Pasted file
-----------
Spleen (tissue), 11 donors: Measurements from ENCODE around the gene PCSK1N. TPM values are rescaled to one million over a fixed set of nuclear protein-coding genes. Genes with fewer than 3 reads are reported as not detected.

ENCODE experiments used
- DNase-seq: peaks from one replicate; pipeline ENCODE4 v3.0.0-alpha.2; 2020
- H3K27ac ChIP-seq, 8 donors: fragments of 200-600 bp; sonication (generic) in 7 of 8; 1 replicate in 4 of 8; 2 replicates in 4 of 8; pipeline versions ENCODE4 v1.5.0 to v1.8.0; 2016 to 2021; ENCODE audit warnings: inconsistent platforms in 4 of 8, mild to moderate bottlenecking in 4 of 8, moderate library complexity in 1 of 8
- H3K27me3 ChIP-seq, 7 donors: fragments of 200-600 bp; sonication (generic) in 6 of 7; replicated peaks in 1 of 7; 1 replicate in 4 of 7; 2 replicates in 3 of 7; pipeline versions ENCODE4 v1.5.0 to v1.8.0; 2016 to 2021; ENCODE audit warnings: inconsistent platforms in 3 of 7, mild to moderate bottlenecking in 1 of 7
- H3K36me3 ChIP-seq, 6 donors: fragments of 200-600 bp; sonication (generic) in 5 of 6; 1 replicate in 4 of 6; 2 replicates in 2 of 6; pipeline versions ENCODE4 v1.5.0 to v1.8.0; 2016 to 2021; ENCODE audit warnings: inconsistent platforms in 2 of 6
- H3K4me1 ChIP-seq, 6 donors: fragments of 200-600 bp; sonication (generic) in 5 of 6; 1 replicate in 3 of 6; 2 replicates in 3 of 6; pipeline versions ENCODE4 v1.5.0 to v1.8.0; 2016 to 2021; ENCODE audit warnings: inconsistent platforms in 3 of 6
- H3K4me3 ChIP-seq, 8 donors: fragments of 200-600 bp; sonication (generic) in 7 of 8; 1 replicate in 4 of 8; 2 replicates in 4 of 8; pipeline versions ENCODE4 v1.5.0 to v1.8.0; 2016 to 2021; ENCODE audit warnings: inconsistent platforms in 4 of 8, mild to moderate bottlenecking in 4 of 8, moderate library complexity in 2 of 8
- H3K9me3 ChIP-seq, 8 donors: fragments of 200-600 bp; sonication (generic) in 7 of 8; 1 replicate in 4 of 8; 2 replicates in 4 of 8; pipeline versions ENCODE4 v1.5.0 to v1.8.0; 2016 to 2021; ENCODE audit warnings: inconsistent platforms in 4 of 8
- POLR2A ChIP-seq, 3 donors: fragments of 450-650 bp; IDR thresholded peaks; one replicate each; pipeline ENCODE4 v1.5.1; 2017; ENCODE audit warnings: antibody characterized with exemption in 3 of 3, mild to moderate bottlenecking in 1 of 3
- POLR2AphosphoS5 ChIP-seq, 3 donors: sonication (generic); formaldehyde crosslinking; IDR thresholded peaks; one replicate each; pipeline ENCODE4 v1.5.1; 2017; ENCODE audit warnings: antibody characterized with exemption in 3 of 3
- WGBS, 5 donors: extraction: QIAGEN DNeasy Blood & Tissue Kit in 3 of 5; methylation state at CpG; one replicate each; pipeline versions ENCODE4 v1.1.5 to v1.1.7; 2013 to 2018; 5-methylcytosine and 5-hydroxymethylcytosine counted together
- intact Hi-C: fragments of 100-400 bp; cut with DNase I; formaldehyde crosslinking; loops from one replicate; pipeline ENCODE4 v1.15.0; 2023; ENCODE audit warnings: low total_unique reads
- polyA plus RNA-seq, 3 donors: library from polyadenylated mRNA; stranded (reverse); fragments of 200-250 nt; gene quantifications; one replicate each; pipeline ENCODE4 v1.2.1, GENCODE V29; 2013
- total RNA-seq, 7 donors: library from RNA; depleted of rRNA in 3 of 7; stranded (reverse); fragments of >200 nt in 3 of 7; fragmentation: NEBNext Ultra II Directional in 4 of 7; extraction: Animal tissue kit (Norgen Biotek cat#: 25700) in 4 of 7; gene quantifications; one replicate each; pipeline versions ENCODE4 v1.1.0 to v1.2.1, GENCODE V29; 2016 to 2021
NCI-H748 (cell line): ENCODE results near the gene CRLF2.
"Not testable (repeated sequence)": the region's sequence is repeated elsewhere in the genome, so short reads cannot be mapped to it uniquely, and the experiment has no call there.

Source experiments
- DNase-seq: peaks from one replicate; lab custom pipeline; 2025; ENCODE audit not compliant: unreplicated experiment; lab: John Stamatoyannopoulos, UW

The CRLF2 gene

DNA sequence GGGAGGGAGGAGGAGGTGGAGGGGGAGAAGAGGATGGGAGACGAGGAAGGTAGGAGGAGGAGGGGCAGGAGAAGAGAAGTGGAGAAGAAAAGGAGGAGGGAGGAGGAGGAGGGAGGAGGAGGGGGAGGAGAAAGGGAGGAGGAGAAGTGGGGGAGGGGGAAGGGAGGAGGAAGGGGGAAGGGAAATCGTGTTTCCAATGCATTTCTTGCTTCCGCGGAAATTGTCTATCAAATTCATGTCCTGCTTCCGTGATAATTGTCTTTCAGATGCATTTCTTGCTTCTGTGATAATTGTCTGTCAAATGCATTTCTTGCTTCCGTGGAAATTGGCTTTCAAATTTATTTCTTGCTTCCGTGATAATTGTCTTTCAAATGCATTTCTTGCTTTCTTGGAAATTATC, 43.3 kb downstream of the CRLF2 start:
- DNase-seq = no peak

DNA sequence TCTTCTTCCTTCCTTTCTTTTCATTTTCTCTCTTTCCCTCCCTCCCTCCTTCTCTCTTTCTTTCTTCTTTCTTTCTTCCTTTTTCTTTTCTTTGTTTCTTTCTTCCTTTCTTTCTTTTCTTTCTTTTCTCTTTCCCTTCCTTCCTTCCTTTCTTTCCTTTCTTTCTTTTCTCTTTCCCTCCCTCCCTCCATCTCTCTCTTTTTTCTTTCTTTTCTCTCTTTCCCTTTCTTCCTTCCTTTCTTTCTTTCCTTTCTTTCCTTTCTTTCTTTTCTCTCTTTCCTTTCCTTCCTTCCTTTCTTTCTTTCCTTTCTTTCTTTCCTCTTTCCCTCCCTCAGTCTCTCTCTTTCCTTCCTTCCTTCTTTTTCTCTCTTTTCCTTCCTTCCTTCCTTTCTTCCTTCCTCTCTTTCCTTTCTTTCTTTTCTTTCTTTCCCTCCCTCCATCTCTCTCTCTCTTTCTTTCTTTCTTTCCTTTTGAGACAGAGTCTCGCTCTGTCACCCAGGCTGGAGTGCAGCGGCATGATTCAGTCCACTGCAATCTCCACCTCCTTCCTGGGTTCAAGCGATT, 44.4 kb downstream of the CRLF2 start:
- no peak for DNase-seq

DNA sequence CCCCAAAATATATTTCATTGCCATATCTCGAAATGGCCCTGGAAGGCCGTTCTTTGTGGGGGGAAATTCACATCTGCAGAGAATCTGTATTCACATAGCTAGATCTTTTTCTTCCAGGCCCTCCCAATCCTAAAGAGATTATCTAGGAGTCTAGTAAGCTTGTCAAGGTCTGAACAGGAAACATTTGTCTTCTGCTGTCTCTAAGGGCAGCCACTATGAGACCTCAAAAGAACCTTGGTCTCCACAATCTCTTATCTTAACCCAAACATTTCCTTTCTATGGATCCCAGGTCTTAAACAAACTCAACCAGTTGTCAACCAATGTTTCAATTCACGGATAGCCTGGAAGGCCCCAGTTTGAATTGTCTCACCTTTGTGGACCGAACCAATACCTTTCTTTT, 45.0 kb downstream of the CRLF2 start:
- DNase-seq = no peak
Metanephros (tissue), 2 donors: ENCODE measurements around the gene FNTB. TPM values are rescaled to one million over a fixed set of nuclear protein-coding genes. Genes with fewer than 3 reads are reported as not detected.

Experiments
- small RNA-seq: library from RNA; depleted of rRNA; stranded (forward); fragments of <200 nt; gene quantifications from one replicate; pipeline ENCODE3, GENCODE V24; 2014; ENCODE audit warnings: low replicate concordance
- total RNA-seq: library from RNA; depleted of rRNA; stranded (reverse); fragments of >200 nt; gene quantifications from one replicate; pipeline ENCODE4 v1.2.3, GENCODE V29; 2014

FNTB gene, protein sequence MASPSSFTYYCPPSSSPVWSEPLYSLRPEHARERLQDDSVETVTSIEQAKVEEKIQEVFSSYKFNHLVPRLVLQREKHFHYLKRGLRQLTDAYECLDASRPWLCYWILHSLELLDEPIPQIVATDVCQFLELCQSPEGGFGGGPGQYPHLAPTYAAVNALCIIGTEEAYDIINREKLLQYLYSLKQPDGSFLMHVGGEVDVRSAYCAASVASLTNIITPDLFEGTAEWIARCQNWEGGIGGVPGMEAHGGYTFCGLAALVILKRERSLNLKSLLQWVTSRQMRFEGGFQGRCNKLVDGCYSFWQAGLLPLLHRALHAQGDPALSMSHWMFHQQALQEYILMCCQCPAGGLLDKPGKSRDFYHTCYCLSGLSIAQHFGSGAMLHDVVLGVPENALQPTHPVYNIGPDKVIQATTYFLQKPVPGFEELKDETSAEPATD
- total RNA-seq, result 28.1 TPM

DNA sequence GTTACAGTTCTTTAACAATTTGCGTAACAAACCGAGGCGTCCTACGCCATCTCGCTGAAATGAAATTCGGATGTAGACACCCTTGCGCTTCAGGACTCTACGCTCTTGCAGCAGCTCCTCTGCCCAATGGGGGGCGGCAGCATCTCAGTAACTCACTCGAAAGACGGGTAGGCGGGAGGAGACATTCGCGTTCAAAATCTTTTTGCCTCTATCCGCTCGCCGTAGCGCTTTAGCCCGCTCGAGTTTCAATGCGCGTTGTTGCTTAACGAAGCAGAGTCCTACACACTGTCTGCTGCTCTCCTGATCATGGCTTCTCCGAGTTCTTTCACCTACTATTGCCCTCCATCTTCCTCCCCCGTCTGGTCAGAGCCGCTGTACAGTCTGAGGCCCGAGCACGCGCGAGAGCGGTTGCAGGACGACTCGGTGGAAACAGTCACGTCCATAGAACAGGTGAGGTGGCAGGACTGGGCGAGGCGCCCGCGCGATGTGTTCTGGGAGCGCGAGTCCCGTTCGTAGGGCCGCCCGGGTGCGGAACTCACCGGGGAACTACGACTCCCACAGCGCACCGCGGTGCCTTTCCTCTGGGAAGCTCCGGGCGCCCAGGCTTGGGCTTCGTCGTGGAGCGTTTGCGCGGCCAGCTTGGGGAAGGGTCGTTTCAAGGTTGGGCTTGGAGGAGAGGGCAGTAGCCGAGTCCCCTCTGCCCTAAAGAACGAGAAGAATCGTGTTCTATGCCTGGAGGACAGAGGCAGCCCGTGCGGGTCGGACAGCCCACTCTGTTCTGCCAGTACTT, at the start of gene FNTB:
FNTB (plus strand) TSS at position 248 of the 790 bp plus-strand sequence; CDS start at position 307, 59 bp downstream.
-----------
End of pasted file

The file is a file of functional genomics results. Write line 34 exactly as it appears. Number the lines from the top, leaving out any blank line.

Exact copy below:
FNTB (plus strand) TSS at position 248 of the 790 bp plus-strand sequence; CDS start at position 307, 59 bp downstream.